I was off from Aberdeen on what had become a frequent flight, the Lufthansa one to Frankfurt. Here, the railway station is underneath the airport, and the express trains run to Erfurt in just over two hours (it used to be over four hours until the high speed line opened – they are so far ahead of us).
The arrival at Erfurt was just on midnight, and I was booked into the Inter City Hotel that is attached to the station. These Inter City Hotels are throughout Germany, always next to the station, and are excellent value for money.
The next morning I took a train to Arnstadt. Train fares in Germany are much cheaper than here, and the trains much better quality as well. In a previous article I described Arnstadt – a beautiful small town and well worth a visit. The church organist, Jörg Reddin, is brilliant and he played some of Bach's music for me. Bach came here as an 18 year old to his first job as organist. The statue of him in the market place shows him as a carefree young man. Here Bach fell in love with his first wife (and several other ladies as well it seems) and fell out with the choir, had unauthorised absences, and had to leave!
Arnstadt is just 20 minutes by train from Erfurt, so in the afternoon I reluctantly left this lovely town to return to go to another concert – which turned out to be three concerts!
After an excellent meal, and in all the towns the restaurants are good, and not expensive, and top quality local food too, I went along to the old goods shed. This sounded like an odd place for a Bach concert. The notice said that the place cannot be heated so dress appropriately, so I had plenty of Keith clothes on as I joined the throng walking across the uneven stone cobbles of the goods yard.
The goods shed is a huge long low building, attached to a massive office building and other bits of disused railway infrastructure. Instead of simply demolishing it and building flats, Erfurt is gradually turning it all into public use, and cultural centre, and also a craft beer brewery is there! The big hall had chairs ranged on both sides of a central platform, an impromptu bar, and lighting, and a large industrial space heater blasting warm air in from a portable generator outside, so it wasn't too cold. On the walls are still painted destinations for the parcels and pallets to go, and the floor is pockmarked worn concrete.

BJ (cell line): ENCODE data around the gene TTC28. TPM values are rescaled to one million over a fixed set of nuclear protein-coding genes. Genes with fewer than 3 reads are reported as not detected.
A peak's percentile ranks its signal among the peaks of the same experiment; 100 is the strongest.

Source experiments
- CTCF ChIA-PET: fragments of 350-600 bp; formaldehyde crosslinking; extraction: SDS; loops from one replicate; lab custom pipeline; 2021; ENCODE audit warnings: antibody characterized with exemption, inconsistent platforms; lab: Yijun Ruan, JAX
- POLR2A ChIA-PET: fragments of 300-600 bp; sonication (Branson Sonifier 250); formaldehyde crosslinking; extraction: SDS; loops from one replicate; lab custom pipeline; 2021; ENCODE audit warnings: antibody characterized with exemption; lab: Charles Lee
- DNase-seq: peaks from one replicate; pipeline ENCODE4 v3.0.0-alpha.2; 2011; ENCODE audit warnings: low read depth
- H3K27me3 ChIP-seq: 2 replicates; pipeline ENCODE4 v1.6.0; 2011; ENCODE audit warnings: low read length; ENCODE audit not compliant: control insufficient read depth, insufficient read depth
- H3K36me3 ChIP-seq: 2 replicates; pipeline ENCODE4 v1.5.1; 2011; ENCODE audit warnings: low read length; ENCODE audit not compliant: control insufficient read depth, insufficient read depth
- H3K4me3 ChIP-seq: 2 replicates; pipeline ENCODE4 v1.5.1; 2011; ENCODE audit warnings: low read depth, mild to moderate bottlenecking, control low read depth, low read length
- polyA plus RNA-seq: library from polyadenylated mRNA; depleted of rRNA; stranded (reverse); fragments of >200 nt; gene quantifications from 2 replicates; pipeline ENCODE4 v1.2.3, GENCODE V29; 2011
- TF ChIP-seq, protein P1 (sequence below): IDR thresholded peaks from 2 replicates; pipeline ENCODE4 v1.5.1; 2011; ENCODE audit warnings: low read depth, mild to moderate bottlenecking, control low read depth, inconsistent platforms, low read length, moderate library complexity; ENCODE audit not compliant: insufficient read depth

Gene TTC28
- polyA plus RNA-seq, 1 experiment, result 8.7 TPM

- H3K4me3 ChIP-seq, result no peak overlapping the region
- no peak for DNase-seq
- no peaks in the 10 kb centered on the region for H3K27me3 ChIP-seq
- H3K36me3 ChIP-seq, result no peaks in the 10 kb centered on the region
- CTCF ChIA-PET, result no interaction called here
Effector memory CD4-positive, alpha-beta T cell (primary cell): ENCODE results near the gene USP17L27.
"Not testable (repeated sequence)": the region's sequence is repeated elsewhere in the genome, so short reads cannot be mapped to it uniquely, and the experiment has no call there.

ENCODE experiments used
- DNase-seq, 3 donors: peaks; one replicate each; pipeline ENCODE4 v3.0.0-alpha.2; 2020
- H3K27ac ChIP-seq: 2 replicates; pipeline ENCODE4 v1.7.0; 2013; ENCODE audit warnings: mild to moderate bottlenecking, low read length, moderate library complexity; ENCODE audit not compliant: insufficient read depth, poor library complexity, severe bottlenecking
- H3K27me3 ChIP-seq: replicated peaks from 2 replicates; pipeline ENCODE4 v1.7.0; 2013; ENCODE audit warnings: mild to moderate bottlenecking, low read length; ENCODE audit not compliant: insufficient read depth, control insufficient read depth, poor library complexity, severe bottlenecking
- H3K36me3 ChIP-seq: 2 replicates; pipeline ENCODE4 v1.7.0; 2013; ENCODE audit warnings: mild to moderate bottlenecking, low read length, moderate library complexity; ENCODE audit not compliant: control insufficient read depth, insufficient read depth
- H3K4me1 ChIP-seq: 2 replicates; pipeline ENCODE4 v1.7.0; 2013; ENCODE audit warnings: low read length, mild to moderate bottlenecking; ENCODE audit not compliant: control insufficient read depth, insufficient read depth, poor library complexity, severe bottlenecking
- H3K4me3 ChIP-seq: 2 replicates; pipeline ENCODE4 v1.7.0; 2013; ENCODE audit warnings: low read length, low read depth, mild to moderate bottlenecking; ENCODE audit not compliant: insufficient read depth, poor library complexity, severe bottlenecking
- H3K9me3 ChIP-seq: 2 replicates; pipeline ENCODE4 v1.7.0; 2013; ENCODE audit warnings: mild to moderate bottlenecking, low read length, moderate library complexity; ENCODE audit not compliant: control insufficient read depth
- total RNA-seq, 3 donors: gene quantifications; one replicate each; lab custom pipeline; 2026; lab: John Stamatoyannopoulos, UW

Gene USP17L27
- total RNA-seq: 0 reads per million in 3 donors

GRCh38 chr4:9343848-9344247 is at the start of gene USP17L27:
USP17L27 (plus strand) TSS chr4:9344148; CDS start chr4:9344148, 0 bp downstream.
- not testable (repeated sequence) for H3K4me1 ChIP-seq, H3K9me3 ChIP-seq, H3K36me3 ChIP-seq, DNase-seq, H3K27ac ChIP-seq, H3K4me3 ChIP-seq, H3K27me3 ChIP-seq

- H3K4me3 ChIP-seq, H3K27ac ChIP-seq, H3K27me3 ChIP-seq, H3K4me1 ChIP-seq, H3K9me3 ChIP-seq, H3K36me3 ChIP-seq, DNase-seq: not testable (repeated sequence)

I found my seat, and read the programme – another surprise – it was the Scottish Ensemble, lead by Jonathan Morton. They played a wonderful selection of Bach's work, with the crescendo being from the Brandenburg Concert, which they played so energetically I wondered if their violins would be sawn in half. At least with all their energy they wouldn't have felt the cold!
At the end, we all went out into the cobbled yard again, and were treated to a modern concert of spectacular light and sound, played against the exterior wall of the grand building. This was loud and violent, colourful and strident, great fun.
Then it was into another section of the goods shed to hear "BachSpace" play Bach in a totally different way. This is a trio of talented Swiss musicians who have taken the classic music and deconstructed it, and rebuilt it in modern style and shape. It was certainly Bach in an unusual package. They have a violin, piano and electronic "composition". It is unlike any other music I have heard.
After this feast of music, it was a short walk back to the Inter City Hotel – so well placed for the railway goods yard!
The next morning I packed my bags and took the train for the 44 minute journey to Mülhausen. This is yet another one of these lovely German towns, typical of the region. It still has nearly all of its medieval walls and towers, with the old town higgledy piggledy inside them. The station building is enormous and imposing, wonderful architecture. In front of it is a large semi circular green space, grass, small trees, paths, like a stately home's park. It also contains a memorial to the thousands of people who were taken away to the death camps by the Nazis. Every single place I went has its monument to this most awful of times in human history.